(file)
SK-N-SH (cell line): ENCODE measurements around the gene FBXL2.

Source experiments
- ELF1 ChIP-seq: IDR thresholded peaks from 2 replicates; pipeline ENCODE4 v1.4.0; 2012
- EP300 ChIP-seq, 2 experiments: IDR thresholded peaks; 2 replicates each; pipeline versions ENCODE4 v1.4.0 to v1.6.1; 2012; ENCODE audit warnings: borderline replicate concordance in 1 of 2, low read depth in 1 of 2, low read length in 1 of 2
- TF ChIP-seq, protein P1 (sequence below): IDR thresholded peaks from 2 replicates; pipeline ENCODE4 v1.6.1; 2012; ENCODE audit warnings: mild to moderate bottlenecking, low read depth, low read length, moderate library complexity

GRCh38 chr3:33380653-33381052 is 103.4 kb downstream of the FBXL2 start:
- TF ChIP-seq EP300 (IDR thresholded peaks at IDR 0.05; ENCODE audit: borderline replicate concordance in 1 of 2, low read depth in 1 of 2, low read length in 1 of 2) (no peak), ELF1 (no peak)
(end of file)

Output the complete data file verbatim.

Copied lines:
SK-N-SH (cell line): ENCODE measurements around the gene FBXL2.

Source experiments
- ELF1 ChIP-seq: IDR thresholded peaks from 2 replicates; pipeline ENCODE4 v1.4.0; 2012
- EP300 ChIP-seq, 2 experiments: IDR thresholded peaks; 2 replicates each; pipeline versions ENCODE4 v1.4.0 to v1.6.1; 2012; ENCODE audit warnings: borderline replicate concordance in 1 of 2, low read depth in 1 of 2, low read length in 1 of 2
- TF ChIP-seq, protein P1 (sequence below): IDR thresholded peaks from 2 replicates; pipeline ENCODE4 v1.6.1; 2012; ENCODE audit warnings: mild to moderate bottlenecking, low read depth, low read length, moderate library complexity

GRCh38 chr3:33380653-33381052 is 103.4 kb downstream of the FBXL2 start:
- TF ChIP-seq EP300 (IDR thresholded peaks at IDR 0.05; ENCODE audit: borderline replicate concordance in 1 of 2, low read depth in 1 of 2, low read length in 1 of 2) (no peak), ELF1 (no peak)